A sensational debut thriller featuring an unforgettable heroine who just might have murdered her mother.
Former "It Girl" Janie Jenkins is acerbic, whip smart, and fresh out of prison. Ten years ago, at the height of her glamour and fame, she was incarcerated for the murder of her mother, a philanthropist best known for her string of rich husbands. Now, released on a technicality, Janie chops off her trademark hair, determined to chase down the one lead she has about her mother's killer. The only problem? Janie doesn't know if she's the one she's looking for.
In an isolated South Dakota town whose secrets rival Janie's own, with the unwitting help of the locals, she pieces together a shocking picture of her mother's supposedly pristine past. On the run from the press, the police, and possibly even a murderer, Janie is forced to choose between the anonymity she craves and the truth she so desperately needs.
A gripping debut novel, Dear Daughter follows every twist and turn as Janie unravels the mystery of what happened the night her mother died - whatever the cost.
©2014 Elizabeth Little (P)2014 Penguin Audio
I was looking forward to this novel because of the great reviews it seemed to be getting everywhere. Someone (I think in People magazine) compared it to "Gone Girl" (clearly, someone who had not read Gone Girl).
There is very, very little here except one witty, cutting remark after another from the protagonist. And it gets old very, very quickly--particularly because there is absolutely nothing to back it up: no character development (the main character herself is totally unbelievable and it only gets worse with the slew of secondary people...most never progress past the stereotype); no verisimilitude (The plot is based on this girl's quest for her mother's killer. She's released from prison after serving 10 years for the murder...and immediately follows the most implausible of leads EVER -- and I mean EVER -- and, of course, because this book is awful, the lead pans off); no resolution (you keep waiting for some twist to happen...but, no...it's just one runaway train of a plot); no talent (sorry, Ms. Little).
Perhaps if I had not been expecting so much (or if I was a 16-year-old looking for a very light 'mystery' to read on the beach), I would have given it three stars. As it was, I had to force myself to finish it.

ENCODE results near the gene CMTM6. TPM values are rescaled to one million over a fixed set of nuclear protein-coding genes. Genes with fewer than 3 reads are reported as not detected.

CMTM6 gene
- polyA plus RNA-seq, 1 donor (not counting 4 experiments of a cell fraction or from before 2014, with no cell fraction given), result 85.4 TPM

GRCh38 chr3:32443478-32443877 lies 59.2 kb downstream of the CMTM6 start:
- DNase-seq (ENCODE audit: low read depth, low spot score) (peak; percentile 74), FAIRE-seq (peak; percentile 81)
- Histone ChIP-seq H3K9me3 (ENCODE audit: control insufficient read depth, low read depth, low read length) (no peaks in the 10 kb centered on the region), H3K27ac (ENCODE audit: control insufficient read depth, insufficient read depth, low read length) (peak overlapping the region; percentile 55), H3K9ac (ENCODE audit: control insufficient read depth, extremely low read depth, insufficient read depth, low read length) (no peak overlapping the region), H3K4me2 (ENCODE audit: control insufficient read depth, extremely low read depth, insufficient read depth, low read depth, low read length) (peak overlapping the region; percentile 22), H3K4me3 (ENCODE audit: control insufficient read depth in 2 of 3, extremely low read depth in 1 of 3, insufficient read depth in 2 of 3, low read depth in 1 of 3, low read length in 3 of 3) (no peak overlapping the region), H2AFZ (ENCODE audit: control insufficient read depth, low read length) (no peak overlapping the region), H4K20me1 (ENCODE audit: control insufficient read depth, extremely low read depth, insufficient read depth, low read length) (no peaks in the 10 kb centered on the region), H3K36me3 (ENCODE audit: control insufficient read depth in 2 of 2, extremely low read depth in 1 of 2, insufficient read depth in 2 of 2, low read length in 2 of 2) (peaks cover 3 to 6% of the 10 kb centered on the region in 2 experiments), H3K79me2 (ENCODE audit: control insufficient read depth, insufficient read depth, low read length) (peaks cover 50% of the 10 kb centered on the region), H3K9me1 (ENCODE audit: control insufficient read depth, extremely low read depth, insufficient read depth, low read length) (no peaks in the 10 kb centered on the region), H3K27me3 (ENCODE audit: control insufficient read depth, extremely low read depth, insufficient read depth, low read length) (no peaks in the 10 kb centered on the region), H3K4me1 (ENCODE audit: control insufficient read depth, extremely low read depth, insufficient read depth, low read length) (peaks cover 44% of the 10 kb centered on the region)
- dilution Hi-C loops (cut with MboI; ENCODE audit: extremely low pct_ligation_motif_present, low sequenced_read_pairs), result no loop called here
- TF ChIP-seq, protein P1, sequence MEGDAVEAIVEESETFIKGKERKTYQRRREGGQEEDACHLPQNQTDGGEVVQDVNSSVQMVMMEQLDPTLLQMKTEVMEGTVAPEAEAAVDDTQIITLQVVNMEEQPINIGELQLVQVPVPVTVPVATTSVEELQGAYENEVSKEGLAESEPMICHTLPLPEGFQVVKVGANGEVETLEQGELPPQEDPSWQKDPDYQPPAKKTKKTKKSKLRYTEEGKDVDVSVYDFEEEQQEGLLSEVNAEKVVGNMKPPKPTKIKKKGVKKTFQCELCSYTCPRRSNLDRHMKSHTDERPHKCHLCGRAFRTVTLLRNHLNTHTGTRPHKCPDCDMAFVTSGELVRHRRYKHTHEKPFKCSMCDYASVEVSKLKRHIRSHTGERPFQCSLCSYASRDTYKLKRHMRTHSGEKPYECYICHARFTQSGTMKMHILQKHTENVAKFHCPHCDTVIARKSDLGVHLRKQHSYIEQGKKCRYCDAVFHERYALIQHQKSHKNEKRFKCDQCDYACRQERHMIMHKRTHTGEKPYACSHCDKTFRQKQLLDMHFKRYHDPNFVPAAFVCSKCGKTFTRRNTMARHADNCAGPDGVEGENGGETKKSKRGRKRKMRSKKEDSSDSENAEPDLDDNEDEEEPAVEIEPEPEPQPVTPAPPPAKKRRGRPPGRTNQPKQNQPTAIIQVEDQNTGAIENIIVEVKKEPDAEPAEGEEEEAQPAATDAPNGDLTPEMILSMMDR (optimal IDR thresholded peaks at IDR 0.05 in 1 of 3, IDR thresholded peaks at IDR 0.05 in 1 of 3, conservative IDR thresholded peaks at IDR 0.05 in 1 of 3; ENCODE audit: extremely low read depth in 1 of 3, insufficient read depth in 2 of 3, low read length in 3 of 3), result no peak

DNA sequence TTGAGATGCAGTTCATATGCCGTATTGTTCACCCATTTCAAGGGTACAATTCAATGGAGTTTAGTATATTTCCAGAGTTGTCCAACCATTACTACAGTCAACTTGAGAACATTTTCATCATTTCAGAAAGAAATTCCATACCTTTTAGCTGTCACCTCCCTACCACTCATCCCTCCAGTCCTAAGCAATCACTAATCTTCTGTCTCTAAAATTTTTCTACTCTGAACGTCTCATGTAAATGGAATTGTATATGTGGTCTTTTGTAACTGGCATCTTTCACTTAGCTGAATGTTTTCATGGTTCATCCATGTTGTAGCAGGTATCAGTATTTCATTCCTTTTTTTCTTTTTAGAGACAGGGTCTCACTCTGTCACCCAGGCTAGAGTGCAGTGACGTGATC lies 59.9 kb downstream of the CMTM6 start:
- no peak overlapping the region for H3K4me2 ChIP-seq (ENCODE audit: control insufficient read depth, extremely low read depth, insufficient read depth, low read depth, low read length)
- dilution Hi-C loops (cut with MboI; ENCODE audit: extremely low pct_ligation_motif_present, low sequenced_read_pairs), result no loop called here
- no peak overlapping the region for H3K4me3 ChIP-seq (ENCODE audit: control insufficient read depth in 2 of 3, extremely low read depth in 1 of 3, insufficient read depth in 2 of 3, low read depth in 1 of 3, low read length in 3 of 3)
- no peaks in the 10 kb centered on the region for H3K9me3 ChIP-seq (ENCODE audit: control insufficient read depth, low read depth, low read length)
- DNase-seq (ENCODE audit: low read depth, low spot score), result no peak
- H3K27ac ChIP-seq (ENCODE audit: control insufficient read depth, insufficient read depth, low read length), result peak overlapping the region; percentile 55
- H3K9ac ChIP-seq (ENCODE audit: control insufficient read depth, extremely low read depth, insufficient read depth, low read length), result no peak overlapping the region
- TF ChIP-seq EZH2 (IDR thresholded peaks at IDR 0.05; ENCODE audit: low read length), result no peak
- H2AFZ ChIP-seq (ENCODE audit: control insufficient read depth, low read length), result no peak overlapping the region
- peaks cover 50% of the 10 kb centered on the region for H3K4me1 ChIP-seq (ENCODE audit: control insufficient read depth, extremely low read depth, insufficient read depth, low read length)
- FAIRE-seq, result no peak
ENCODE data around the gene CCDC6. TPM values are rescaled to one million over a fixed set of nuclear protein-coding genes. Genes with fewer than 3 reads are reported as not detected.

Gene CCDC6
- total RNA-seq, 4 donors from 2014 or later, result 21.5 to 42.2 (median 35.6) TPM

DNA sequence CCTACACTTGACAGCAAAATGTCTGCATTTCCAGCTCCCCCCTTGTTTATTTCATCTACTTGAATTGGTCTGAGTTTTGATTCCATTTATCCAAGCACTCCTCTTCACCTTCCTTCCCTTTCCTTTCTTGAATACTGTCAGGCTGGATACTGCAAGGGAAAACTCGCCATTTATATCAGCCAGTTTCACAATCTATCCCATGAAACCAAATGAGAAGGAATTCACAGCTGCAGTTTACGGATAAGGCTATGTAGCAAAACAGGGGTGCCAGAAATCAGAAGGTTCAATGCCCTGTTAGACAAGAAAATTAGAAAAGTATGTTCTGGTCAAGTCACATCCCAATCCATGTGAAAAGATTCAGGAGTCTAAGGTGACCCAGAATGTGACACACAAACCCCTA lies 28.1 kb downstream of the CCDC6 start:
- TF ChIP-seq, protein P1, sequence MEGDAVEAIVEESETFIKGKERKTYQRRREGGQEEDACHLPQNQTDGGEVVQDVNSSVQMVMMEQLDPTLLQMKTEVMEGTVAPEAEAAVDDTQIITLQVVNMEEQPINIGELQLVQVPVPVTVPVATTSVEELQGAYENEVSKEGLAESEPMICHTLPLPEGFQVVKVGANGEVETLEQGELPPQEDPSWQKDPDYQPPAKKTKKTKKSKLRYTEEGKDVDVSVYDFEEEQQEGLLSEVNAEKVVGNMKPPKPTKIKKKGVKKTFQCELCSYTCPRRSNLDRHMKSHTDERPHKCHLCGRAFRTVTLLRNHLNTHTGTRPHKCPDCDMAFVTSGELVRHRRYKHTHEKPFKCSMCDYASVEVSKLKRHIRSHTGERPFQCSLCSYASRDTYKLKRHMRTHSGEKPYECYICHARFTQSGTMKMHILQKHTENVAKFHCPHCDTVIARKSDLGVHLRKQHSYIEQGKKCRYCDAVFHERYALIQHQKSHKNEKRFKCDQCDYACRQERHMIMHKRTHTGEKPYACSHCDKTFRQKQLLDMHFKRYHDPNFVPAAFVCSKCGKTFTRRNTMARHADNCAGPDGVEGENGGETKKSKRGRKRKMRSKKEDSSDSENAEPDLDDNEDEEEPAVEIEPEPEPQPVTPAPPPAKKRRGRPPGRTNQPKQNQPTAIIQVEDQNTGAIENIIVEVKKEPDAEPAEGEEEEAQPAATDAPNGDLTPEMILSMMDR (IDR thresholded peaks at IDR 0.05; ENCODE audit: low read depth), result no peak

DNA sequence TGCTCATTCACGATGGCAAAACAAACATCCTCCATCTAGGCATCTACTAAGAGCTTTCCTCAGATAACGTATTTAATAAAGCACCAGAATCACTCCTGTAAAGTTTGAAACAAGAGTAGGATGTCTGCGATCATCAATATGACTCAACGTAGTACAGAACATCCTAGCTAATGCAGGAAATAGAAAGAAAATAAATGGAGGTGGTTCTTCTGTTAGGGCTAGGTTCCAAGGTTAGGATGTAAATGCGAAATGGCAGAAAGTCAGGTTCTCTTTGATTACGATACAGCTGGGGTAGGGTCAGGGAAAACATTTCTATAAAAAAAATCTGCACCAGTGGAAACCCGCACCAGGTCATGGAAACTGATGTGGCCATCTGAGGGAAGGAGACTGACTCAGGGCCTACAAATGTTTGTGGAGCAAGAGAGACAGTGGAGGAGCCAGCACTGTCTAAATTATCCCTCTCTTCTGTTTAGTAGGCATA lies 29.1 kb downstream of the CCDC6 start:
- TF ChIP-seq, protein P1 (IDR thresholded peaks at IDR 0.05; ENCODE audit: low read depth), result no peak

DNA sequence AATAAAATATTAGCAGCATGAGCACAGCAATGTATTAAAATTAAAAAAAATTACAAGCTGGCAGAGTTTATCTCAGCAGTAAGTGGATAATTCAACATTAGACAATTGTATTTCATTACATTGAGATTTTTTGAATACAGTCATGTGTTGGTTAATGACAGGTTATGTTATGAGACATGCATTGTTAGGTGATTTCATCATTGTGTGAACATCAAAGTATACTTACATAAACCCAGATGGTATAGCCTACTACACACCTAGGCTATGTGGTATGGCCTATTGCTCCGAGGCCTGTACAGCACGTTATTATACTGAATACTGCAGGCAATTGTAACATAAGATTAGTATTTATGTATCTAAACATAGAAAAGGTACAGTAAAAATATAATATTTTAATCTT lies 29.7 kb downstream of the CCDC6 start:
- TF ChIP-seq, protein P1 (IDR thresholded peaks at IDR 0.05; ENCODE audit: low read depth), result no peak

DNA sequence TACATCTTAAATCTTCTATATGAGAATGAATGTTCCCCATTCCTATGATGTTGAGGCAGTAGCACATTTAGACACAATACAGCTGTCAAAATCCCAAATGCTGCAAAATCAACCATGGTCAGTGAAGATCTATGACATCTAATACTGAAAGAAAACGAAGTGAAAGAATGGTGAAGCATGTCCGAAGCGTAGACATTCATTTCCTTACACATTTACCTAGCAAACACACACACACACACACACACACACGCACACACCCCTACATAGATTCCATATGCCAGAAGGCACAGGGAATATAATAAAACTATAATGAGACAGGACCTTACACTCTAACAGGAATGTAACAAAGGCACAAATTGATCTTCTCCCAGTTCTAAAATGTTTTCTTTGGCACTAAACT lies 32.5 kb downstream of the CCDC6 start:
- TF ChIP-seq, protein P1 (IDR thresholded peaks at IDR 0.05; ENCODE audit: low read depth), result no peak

The narrator compounds the issue. I found her voice grating and her never-changing inflection (perhaps unavoidable because she had nothing to work on) makes the lines seem even triter than they are.
I read some reviews that this book was similar to Gone Girl. Whoever said that must have been confused. This was a painful read for me. Too many characters, no in depth story line, and the main character was shallow. Once you get the general story line of this book, that is as far as it goes. I felt like I was waiting for it to get good and it never did. It also seemed like you never really get into the characters which got confusing. I would not recommend this book - it's a very slow and boring read.
Let’s get this out of the way - there is no one to like in this book. If you’re the type who needs to be able to invite characters over for dinner, this is not the book for you. Jane is so full of hate and contempt that she becomes funny in a way. At least she spreads her vitriol far and wide by equally despising her own celebrity class as well as those poor just-gettin’-by souls in fly-over states. Seriously; any spark of personality or just plain usefulness is crushed under the weight of that attitude; all of it bad. She’s a tough narrator to stick with, but I did and mostly I was gratified.
Some of the aspects of the book were inventive enough, but the solution to who murdered Jane’s mom was a bit Scooby Doo - you can picture tearing off a mask so totally. If you believe in karma, the wages of sin, Murphy’s Law or any similar claptrap, Jane’s ultimate fate will satisfy you, but even for me it was pretty good.
Jane’s basic story is told in the first person, but there are interruptions from CNN, TMZ and a blogger named Trace. All of these are done with musical intros and outros and a male narrator takes over. At first it was jarring and somewhat annoying, but overall I think it was a great way to take advantage of the medium. Giving us each and every sound of text messages coming through was a bit much though.
Enjoyed the book just missed the readers "need to want more" till the very end.
Somewhat hard to follow, but that could have been due to my tuning in and out at times from the slow movement of the book.
Good concept though
Disliked the narrator, Tana French gave it a good review which surprises me now having "read" it. I was expecting a more complex plot and less adolescent characters.
Love the whole thing, narration, plot, mystery, all of it… And then, felt like I got hit with a frying pan on the very last page. I hope the author realizes her grave mistake.
A different narrator
The story itself was ok - nothing special.
The narrator put more effort than necessary in being snotty and spoiled. I hated the "valley girl" sound. I probably should've have read this book instead of choosing to listen to it during my commutes.
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